L.A. shopping malls reopen. The feel is more ghost town than Black Friday

Wearing facial coverings and practicing social distancing, shoppers wander the Glendale Galleria on Thursday in Glendale.
Wearing facial coverings and practicing social distancing, shoppers wander the Glendale Galleria on Thursday in Glendale. The mall, which has been shuttered to help fight the spread of the novel coronavirus, has reopened after Gov. Gavin Newsom’s easing of restrictions.
(Kent Nishimura / Los Angeles Times)

Black Friday it was not as Southern California malls and shopping centers opened to small crowds and strict social distancing rules aimed at preventing the spread of the coronavirus.

Los Angeles County this week allowed many retailers and malls to reopen their doors, but customers so far have been slow to return. And many stores remained closed as well.

The scene underscored that it is going to take some time for the economy to restart even as stay-at-home orders are eased.

Only 25 of the 130 stores at Citadel Outlets in Commerce opened their doors Thursday in a mellow first step back for the Assyrian-style icon alongside the 5 Freeway.


The parking structure was almost empty and the scattered crowds left plenty of room for people to maintain more than the recommended six feet of separation. Almost everyone — adults and children — wore masks.

Short lines appeared at several storefronts, but wait times seldom exceeded 10 minutes.

Citadel general manager David Blagg said the decision whether to open was left up to individual tenants, generally national chains that were making determinations about reopening on a regional scale.

Blagg said no tenants had notified him that they did not intend to reopen, while several said they were taking time to work out procedures for handling customer spacing. Others told him they were taking the time to get staff lined up, he said.

Blagg said he was expecting more stores to open over the weekend.

Candace Tripp, manager at Lucky Brand Outlet, was allowing 10 people at a time into the small clothing store.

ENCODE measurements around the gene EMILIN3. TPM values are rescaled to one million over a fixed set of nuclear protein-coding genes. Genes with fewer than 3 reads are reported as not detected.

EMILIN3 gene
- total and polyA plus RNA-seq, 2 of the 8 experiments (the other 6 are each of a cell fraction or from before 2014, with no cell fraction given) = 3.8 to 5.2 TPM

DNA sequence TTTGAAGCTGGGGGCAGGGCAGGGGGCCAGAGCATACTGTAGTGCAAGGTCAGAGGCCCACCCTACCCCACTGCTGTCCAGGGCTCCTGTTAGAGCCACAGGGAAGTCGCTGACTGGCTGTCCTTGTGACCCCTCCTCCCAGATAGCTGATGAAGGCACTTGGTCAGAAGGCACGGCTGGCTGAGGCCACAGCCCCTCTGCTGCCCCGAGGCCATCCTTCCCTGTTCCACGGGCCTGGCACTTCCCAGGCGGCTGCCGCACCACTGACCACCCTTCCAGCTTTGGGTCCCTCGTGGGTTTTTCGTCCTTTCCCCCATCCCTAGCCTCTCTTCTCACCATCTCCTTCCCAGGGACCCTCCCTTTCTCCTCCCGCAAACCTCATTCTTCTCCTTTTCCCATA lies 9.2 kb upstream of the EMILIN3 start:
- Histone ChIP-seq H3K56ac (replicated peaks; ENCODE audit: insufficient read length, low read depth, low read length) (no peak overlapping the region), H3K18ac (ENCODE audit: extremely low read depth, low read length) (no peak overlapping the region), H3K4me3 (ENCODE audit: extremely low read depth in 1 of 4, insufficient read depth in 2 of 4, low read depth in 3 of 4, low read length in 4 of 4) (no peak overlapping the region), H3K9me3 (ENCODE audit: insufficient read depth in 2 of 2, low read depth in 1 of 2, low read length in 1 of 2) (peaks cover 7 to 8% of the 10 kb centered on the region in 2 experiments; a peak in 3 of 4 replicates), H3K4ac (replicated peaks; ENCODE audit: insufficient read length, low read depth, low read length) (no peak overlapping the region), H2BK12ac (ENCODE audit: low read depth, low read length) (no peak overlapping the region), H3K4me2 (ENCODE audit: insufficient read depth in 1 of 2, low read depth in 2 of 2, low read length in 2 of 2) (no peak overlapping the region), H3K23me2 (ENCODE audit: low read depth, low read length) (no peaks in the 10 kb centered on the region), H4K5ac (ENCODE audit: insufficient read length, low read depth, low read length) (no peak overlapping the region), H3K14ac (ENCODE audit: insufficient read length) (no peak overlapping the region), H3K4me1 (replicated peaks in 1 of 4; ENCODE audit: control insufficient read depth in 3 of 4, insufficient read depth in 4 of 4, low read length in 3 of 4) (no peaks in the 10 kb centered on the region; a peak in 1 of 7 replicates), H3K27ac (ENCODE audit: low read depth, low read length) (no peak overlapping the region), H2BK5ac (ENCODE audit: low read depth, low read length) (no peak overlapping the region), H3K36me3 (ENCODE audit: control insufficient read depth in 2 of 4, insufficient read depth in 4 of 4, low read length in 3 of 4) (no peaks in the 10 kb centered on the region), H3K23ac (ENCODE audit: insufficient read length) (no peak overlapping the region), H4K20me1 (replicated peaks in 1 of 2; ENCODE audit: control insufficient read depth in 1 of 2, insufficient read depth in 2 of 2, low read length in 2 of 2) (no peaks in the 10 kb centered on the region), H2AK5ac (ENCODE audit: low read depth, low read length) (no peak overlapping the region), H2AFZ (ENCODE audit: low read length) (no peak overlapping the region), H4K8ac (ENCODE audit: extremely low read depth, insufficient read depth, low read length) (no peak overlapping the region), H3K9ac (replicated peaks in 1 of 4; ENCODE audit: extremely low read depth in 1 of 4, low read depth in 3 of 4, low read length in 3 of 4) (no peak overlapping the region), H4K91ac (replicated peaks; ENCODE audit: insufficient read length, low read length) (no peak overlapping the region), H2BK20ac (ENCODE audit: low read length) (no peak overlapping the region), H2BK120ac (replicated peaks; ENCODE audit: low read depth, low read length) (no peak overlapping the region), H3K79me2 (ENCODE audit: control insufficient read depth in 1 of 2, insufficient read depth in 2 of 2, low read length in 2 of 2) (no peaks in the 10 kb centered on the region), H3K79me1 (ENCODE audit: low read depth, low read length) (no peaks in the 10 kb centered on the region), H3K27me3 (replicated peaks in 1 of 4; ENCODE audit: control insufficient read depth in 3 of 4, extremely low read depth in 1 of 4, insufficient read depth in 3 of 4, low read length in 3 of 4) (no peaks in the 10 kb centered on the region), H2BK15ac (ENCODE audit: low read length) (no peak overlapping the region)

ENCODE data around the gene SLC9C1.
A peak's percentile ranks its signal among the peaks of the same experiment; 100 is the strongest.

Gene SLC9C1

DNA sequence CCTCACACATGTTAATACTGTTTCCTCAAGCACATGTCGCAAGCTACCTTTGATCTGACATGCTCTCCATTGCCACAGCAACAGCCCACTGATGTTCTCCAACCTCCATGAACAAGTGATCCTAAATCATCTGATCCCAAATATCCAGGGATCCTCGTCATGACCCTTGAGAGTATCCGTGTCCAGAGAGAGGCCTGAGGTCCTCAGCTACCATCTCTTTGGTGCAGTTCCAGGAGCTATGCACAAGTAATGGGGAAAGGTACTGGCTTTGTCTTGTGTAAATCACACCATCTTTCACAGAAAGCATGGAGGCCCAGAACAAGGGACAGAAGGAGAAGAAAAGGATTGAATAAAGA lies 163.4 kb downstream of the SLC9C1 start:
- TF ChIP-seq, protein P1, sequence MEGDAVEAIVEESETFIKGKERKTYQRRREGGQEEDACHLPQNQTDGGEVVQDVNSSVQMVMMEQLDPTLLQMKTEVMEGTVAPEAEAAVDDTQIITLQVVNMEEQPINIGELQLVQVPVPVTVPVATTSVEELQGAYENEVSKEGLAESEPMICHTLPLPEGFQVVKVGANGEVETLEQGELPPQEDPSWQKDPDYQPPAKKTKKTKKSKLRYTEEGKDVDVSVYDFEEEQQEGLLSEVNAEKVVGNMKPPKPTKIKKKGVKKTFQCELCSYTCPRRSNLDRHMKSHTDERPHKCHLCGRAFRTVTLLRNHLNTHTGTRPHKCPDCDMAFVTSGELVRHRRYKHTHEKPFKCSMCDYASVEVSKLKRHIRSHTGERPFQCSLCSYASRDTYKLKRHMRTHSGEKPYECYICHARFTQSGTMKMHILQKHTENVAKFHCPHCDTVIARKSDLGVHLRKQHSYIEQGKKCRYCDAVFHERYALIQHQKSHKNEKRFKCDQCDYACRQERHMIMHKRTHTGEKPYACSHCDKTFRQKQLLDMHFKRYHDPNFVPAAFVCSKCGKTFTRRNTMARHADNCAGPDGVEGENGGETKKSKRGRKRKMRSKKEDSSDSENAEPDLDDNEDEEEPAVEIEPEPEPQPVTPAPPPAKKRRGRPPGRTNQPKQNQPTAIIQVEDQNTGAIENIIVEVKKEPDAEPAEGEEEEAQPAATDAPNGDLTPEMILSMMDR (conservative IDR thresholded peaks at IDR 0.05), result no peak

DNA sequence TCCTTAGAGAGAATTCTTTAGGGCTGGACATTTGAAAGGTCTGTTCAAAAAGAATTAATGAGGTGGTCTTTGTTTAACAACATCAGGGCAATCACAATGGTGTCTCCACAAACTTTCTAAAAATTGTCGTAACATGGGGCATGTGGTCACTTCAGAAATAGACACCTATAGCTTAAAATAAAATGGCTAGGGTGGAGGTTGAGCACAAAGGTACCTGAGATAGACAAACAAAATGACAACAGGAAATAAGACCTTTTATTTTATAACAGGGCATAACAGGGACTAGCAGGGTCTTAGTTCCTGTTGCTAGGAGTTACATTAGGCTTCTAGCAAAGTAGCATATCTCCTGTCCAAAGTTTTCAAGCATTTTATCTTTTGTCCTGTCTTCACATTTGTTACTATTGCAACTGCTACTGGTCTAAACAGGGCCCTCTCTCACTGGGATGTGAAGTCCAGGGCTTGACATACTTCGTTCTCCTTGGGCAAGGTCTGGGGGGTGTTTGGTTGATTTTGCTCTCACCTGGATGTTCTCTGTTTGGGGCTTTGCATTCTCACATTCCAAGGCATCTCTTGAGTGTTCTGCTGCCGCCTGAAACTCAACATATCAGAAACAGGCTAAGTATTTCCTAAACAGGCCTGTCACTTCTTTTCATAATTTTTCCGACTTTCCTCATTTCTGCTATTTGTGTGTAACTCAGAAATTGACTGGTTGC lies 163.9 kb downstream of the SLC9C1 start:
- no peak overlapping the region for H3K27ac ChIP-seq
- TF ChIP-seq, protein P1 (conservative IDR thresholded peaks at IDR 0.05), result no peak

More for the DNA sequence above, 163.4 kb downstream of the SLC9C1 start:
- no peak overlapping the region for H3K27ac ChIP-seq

Because customers could not try garments on before buying, the return period had been extended from 30 to 60 days and prepaid labels were provided to return by mail, borrowing the practice for online buying.

The lack of choice was a disappointment for Octavio Acevedo and his daughter Dana who waited in line outside Papaya, but Acevedo conceded, “It’s better to be here than home.”

They got in after a wait of about 10 minutes. Dana left with a dress and a sweater.

For Manny Deluna and his family, who were sitting on a bench, the shopping was beside the point.

“I only came here to walk,” he said.

Unlike those who came to browse, Mariah Villock of Los Angeles came to find summer clothes at Old Navy. She knew it would be open. “You gotta look online. I saw that it was open.”

Christine Parsons, 29, drove to the Glendale Galleria first on Thursday morning. The night before she received an alert that the mall was reopening.

As she walked through the mainly gated mall, she clutched a bag with products to return to Pacsun that she had held onto for 30 days. But to her dismay, Parsons was turned away by locked doors, clothing scattered across the ground and a note taped to the window — a reality seen at many stores throughout the mall.

“I don’t understand how this store is closed, but the stores across the hall are open,” Parsons said. “What’s the deterrent of some stores choosing to stay closed? ... Everyone else is out, so it doesn’t make any sense why some are open and some aren’t.”

Flavio Astoria, an entrepreneur from East Hollywood, brought his family to the mall to enjoy their day off.

He had little luck finding an open store, taking laps around the mostly closed corridor leading to Bloomingdale’s. Regardless, he wanted to go out to get a better understanding of the current retail scene.

“I feel safe following the CDC’s guidelines. The world’s got to keep moving forward. We can’t be stagnant. We’ve got to take it a few days at a time and follow the recommended safety precautions,” Astoria said.

L.A. County officials this week said churches and many retail businesses could reopen with strict social distancing rules. And there is hope L.A. County could soon join surrounding areas in allowing limited in-person dining at restaurants.

But health officials have stressed that with the easing of stay-at-home orders comes potential dangers. Preventing new outbreaks depends on people wearing masks, avoiding crowded spaces and keeping at least six feet apart.

All retail establishments, including those in indoor and outdoor shopping centers, can open for business at 50% capacity; flea markets, swap meets and drive-in movie theaters can also resume operations.